Key Components of the COVID19 Outbreak response

There are a number of steps that are taken in the identification and management of an outbreak. The most important step though is prevention.

We can all help to reduce the spread of the virus by:

  • Social distancing
  • Using face coverings, especially on public transport
  • Washing our hands regularly
  • Coughing or sneezing into the crook of our arm
  • And taking action if we do have symptoms; self isolating and getting tested

Many environments and settings need to take extra precautions to keep people safe, for example, limiting the number of people in shops, or even the use of Personal Protective Equipment in some workplaces. We all need to take notice of the advice given and follow it carefully.

Case and contact identification

Usually this will start with someone having symptoms, having a test and being confirmed as positive.

It is really important that people can access testing as and when they need it. There are a number of different routes for this, which can be accessed through:

  • NHS website
  • Phone 119

If they do have a positive result, they will be contacted by the NHS Test and Trace service. Any close contacts that they have had while they were infectious would be identified.

Close contacts within a household or small family/friend group would be asked to self-isolate, and to have a test if they have or develop symptoms. If there was a more complex setting, then this would be recorded by NHS Test and Trace and flagged to a specialist team involving Public Health England and the local authority.

Outbreak recognition and declaration

Contacts within these more complex settings would be identified. Testing would proceed, sometimes for all of them or sometimes just for any people with symptoms, depending on the circumstances. If one or more of those contacts have become infected, then we can identify that spread of the infection has occurred in that setting. This is referred to as an outbreak.

It is also possible that a generalised increase in cases might occur; if so, we would seek to understand the cause of this and intervene to prevent spread. The Joint Biosecurity Centre will be working to support the identification of this type of scenario and the actions that could be taken.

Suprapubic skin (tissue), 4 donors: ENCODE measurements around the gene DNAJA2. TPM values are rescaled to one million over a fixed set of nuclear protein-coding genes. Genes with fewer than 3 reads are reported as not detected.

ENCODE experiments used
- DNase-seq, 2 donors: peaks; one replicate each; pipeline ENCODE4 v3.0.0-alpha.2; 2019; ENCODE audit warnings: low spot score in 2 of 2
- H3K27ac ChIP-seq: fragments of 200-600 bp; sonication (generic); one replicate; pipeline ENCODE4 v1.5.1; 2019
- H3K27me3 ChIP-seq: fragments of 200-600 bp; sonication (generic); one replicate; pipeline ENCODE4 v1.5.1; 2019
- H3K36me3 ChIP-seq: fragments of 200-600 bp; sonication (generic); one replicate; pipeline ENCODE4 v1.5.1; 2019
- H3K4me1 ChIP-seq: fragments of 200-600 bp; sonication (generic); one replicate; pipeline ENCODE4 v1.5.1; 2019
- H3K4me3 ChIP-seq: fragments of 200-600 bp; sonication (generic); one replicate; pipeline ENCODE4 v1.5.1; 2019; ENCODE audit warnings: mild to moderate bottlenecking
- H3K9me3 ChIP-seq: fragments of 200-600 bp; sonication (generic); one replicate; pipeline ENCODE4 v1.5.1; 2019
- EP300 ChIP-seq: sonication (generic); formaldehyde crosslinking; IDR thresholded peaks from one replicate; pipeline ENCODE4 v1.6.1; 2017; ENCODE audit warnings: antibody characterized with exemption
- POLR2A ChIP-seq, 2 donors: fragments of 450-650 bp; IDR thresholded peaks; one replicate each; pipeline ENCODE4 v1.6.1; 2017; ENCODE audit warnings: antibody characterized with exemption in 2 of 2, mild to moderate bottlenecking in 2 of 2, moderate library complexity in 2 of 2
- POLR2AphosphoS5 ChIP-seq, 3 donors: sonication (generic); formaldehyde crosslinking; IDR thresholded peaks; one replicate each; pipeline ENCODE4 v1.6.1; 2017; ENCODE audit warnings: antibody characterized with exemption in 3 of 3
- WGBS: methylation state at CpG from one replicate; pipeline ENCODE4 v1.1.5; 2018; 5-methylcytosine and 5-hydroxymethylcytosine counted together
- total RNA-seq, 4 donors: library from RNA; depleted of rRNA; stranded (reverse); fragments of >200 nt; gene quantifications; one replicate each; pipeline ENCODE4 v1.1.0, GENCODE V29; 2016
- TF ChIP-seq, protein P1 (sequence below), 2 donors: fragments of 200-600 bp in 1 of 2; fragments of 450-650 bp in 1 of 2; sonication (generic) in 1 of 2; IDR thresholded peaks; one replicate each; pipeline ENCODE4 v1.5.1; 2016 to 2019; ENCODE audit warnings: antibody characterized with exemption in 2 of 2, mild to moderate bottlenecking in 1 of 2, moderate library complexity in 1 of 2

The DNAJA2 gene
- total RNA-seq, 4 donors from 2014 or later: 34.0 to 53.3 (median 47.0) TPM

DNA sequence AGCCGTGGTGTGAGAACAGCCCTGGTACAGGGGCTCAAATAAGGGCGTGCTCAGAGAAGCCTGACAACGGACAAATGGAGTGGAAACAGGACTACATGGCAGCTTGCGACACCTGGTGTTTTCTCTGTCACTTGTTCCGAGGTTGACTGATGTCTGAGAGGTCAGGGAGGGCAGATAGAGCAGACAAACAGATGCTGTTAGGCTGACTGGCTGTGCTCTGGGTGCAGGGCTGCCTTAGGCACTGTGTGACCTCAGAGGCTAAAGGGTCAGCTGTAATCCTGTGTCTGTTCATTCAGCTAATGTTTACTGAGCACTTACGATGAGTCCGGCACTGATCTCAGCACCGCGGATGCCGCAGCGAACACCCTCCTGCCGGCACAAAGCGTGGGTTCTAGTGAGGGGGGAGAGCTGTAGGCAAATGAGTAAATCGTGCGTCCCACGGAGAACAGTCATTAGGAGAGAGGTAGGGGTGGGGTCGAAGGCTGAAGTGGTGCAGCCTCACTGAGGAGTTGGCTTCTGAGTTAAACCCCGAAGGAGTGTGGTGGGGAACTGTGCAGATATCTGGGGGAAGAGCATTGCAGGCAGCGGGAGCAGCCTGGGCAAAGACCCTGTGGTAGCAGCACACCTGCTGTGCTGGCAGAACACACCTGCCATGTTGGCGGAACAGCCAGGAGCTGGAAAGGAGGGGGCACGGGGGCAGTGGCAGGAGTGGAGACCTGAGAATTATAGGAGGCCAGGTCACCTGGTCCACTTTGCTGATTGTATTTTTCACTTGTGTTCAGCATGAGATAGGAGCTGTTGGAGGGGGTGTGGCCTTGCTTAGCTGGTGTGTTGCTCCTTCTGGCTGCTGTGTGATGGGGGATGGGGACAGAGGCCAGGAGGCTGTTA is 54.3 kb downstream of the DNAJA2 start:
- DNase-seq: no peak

The use of data collection, and sharing of this between the key organisations, is very important to support this work.

Outbreak investigation and closure

There are two main goals, one is to halt the spread of any infection, and the other is to understand whether there is anything that could be put into place to prevent it happening again. This may require considerable expertise and support from a number of partners across the city and the wider regional system. There are set criteria to understand when an outbreak is over; though the setting would receive support for longer than that period if required.

Reviewing and refining plans

This is a new virus, and we are learning all the time about the best ways to reduce its spread. We will take lessons learnt and feed them back into the prevention plans that we have in place for other settings, to help to reduce the risk of outbreaks.

Data and information

There will be a wide range of data that will be collected to help to understand the picture of COVID19 across the city and surrounding areas. As well as reporting on what has happened, this will proactively identify possible clusters, and changes in trends to enable early warning of potential issues as well as the monitoring of the impact of mitigation measures. This will be layered with local data and intelligence to provide a rich picture.

Data sharing will be carried out under the existing legal frameworks, which includes the Health Service Control of Patient Information Regulations 2002; this both preserves patient confidentiality as well as providing the security and confidence organisations need to share the data they need to respond to coronavirus (COVID-19). 

These can be found on the GOV.UK website.